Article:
It’s post election and people are setting fires in the streets a couple of hours away as I look out my window where the cattle are serenely grazing on the green grass in the field across the street, like they do everyday. Calaveras County is calm, as is a very large percentage of the country I would wager, but that doesn’t mean people aren’t hurt and afraid wondering what will come next.

This has been a bruising presidential campaign season no matter what side of the aisle you’re on. Not too long into the election, everyone in my household was sick to death of the campaign commercials, so you can imagine how sick we were by the end of the election. By that time, most of the political campaign ads were met by a chorus of “Turn it down” and “That commercial’s on again?” One of the highlights in the campaign commercials season actually came toward the end when Sacramento’s Channel 10 ran a short commercial with a dog just lying on the ground with a caption that read something like, “Tired of campaign ads?”

As I mentioned in my last column, “Everyone has a voice (Oct. 3),” we are a household that runs all over the map politically. We have lively conversations and openly disagree with one another, not letting our disagreements get in the way of how we feel about one another – although I must admit, after particularly heated disagreements those feelings often are more irritation than anything else.

Now I must say that throughout the election I said to everyone who asked my opinion – the number of which you could count on one hand – that there was no doubt that Hillary would win. And furthermore, that in California it made no difference who we voted for president, the state would go for Hillary, because that’s just how California rolls. That being said, my mom always said that Trump would win, that she had a gut feeling about it and that was way before he won the Republican nomination. I would promptly respond that should that happen, I would admit that I was wrong – this, in itself, is a rare occurrence in our family, because I’m usually correct about so many things that my family gets downright sick of it. But, I do admit when I’m wrong, and I would admit that I was wrong on the winner of the presidential election, too, even though I was sure I wouldn’t have to.

You can imagine my surprise when I had to. My mom and I sat in our living room while my son sat with his friends in his dorm room as we texted back and forth watching the election results on Nov. 8 as most of the country went red. There were two things on election night that really hit me as turning the tide for Trump and served as a bellwether to the ultimate outcome. The first was when Wisconsin and Michigan began to go very red.

The second was an offhand comment from John King, a CNN commentator. The comment King made that the Democratic operatives in Michigan had been asking Hillary to make appearances there because they were concerned the state would go for Trump. And they hadn’t been asking for a couple of weeks; they had been asking for months. Having been involved in politics and having worked for the state Legislature, I knew that was a very bad sign. If people in an area that is staunchly one-party have to repeatedly ask their candidate to visit because they are concerned about the voters there, that does not bode well for how an election will go. A very hard lesson learned in politics is that you ignore your base at your own peril.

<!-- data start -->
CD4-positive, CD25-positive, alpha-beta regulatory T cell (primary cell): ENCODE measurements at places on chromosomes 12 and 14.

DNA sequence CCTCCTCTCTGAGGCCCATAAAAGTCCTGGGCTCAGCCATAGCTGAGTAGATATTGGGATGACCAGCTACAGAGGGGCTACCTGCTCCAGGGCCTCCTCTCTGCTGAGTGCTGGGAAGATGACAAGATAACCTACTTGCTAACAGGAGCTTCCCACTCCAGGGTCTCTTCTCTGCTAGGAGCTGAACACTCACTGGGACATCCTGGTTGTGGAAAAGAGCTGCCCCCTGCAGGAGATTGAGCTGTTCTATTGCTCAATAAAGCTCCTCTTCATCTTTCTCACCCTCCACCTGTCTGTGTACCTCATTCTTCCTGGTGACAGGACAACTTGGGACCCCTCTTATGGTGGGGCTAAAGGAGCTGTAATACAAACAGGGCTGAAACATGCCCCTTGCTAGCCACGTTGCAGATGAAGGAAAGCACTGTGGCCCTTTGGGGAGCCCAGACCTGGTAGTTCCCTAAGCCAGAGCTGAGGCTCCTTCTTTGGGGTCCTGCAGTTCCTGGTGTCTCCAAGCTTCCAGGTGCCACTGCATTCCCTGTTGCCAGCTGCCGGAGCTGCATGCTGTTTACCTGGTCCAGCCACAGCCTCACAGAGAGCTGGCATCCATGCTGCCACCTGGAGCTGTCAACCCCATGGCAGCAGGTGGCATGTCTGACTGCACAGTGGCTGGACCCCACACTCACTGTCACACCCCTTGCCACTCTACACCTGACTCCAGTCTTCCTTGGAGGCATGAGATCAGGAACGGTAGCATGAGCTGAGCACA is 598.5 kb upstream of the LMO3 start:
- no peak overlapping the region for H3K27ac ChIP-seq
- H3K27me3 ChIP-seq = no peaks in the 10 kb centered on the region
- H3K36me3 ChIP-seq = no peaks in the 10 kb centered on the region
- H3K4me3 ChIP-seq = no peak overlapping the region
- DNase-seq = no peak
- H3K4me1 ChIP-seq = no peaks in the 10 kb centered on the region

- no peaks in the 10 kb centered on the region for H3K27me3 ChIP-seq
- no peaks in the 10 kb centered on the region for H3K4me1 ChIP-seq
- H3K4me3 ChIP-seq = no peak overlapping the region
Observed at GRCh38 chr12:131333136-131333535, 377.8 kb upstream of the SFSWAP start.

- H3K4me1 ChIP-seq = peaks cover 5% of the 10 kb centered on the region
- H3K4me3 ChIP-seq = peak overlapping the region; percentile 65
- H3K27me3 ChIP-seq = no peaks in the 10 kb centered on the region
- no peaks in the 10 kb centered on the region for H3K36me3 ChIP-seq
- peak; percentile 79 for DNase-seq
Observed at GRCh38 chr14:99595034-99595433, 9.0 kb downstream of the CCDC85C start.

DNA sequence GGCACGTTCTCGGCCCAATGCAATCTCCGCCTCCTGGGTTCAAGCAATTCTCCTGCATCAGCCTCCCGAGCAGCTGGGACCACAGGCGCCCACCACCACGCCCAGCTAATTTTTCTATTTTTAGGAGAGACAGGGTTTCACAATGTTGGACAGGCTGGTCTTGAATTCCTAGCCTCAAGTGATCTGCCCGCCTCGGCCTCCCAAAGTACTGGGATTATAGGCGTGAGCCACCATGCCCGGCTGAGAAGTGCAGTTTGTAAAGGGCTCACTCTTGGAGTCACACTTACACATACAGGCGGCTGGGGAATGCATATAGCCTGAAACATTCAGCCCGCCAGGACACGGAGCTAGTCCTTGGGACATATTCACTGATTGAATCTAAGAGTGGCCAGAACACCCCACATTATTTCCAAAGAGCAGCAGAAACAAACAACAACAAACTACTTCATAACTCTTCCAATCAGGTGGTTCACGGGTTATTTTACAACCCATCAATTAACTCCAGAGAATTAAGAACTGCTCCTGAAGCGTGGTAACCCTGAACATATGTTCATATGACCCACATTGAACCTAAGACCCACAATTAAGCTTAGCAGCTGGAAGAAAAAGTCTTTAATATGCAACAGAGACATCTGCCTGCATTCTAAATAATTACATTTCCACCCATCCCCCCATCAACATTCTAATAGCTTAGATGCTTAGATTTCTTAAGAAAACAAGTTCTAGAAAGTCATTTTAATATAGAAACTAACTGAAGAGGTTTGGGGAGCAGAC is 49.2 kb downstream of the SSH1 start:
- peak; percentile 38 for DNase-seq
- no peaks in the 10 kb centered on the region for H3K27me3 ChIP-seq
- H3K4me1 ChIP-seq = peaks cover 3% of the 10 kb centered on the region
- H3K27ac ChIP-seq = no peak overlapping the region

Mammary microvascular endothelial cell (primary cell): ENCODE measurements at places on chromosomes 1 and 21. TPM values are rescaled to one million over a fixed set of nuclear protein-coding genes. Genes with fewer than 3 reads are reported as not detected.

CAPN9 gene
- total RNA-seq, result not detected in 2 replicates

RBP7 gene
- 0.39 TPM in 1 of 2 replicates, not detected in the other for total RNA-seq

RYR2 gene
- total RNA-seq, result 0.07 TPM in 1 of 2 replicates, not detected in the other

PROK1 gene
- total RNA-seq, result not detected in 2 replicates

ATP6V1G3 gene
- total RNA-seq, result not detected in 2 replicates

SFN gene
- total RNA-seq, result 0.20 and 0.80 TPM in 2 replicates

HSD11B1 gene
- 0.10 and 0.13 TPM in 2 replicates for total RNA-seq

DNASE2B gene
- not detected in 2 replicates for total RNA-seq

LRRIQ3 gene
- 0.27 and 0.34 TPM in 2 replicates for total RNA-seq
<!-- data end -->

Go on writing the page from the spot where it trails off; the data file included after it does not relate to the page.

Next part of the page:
One thing that this election did in spades was point out, as both Trump and Hillary alluded to in their acceptance and concession speeches, that there are great divides in the country. Anyone who has been paying attention for the past decade or so wouldn’t be surprised at this. Yet one of the amazing things about America and its people is their ability to figure out a way to make things work. Even though things look more than little wobbly right now, I still believe this – just go look at the first time Lincoln won the presidency setting into motion the Southern secession and the Civil War, and yet here we are more than 150 years later still a whole country. Beyond that, all you have to do is look at the past 100 years and see the amazing changes that have taken place to see that this is yet another opportunity for us to work together, no matter what our backgrounds and personal beliefs are.

In my household, I look at the great divides between us as opportunities to build bridges. I know there are some issues and beliefs where it is highly unlikely that we will ever see eye to eye and, continuing with the bridge analogy, where our land masses will never meet. There will always be a chasm of division there, but that doesn’t mean we can’t, each of us, build a bridge to the other, meeting somewhere in the middle with the understanding that, even with our differences and division, we are somehow a complete whole. A family.

Sarah Lunsford is a freelance journalist living in Murphys. You can reach her at selunsford@gmail.com.

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